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Video: How to Swap Out Your Leased Time Warner Cable Modem and Avoid $3.95/Mo Fee

Phillip Dampier February 4, 2013 Consumer News, Data Caps, Video 3 Comments

[flv width=”480″ height=”288″]http://www.phillipdampier.com/video/Post-Standard Time Warner Cable Modem Lease Fee 1-30-13.flv[/flv]

A reporter from the Syracuse Post-Standard is featured in this video explaining how to swap out your leased Time Warner cable modem for one you can buy yourself. It will save you $3.95 a month. One piece of advice: If the coaxial cable you plan to use has a push-on style connector, toss it for one that screws on. The push-on connectors are not recommended, even if your cable modem comes with one. You can also use the cable Time Warner originally supplied if it has a superior screw-on connector. Time Warner does not need the cables returned with the cable modem or the original box. Just return the cable modem and power cord to any Time Warner Cable store location and make sure they print, and you keep, the returned equipment receipt. (4 minutes)

Currently there are 3 comments on this Article:

  1. elfonblog says:

    Yep, 5 minutes is about how long it took us! The longest part was navigating the voice prompts to get to a human.

    Time Warner used to give “inactive” modems an IP and if you open your web browser, you’d be sent to a captive page telling you what your MAC was and to call customer service. I didn’t get that page, but this modem may have never been on TW before. Some ISPs let you fill out an online form here to activate the modem yourself, if you’re an existing customer.

    When I called, I had my rental and purchased modems on a cable y-splitter, and had the new modem’s MAC address written down. Each modem was connected to a different PC, and I called on my cell phone instead of my VOIP just in case this wasn’t one of those “takes a couple of days” type things.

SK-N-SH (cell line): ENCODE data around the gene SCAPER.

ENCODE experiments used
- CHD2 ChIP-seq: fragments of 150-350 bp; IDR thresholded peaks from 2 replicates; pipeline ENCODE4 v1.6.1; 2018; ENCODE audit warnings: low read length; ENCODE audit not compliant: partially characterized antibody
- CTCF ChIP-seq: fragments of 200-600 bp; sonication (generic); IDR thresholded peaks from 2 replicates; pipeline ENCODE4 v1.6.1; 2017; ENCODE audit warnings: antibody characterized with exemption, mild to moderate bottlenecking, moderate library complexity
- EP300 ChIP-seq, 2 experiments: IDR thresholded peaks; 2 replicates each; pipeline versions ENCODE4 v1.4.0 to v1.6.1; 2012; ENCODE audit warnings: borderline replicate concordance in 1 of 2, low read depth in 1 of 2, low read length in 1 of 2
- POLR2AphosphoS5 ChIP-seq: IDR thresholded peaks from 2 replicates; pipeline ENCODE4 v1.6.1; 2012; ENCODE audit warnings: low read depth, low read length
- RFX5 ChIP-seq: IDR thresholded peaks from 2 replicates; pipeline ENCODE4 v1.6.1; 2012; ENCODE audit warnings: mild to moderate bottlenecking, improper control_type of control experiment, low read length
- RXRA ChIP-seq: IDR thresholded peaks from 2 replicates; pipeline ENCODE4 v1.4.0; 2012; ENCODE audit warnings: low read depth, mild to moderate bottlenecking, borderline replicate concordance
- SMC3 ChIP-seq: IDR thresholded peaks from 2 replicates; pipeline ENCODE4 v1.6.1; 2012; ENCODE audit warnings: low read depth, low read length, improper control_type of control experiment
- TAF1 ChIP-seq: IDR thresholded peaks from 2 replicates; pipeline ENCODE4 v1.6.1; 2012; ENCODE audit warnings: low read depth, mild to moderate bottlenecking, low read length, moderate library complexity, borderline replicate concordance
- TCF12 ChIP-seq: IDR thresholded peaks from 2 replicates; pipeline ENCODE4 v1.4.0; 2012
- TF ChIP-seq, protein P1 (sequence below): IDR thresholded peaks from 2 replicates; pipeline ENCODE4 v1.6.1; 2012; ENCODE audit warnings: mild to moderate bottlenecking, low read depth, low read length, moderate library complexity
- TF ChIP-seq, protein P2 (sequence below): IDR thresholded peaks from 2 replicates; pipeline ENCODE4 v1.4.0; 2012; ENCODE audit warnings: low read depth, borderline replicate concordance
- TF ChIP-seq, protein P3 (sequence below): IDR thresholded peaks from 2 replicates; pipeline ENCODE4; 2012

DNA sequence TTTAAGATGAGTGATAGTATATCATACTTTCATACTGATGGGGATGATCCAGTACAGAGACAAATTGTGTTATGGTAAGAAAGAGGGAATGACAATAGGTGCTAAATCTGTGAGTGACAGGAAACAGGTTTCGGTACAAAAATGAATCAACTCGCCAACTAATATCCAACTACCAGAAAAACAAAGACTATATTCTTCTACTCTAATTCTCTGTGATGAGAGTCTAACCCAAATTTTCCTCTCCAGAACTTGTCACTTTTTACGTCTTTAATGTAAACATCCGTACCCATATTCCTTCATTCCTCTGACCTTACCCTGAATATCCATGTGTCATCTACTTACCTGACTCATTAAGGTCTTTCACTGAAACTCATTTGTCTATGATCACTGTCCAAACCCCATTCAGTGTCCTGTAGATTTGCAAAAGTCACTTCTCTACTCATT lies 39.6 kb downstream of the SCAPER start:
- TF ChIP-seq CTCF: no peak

The agent I spoke to was actually excited to be doing something a little different for a change. Interestingly, he didn’t ask me what the model of the modem was, only if it said “DOCSIS 2” on it. Once I gave him the new MAC address, I watched both modems reboot themselves, and the new modem was active! It even took the IP address the former modem had been using for the previous couple of weeks. Fortunately, I live a few blocks away from a TW office, and went there next. After a 20 minute wait (watching some of the most repulsive 6 TV channels on 6 huge screens!), the clerk scanned my rental modem, gave me a receipt, and I was on my way! She even said the rental fee would be prorated instead of just charging me for another month’s rent since I’d used it for part of a month.

    We’d chosen the “Standard” tier, which had just been bumped up from 10 to 15Mbit/s. We also bought an ObiHai VOIP device to use our Google Voice phone number with a wired phone. The ObiHai cost $40, less than a month’s landline service, and GV will continue to be free through the end of the year. Our modem cost $20, but we were very lucky. Expect to pay $40-60 for a used modem. Now we’re paying less than half what we used to for DSL+phone, and we have 6x the speed. Fire AT&T, folks! Ma Bell is a wicked woman!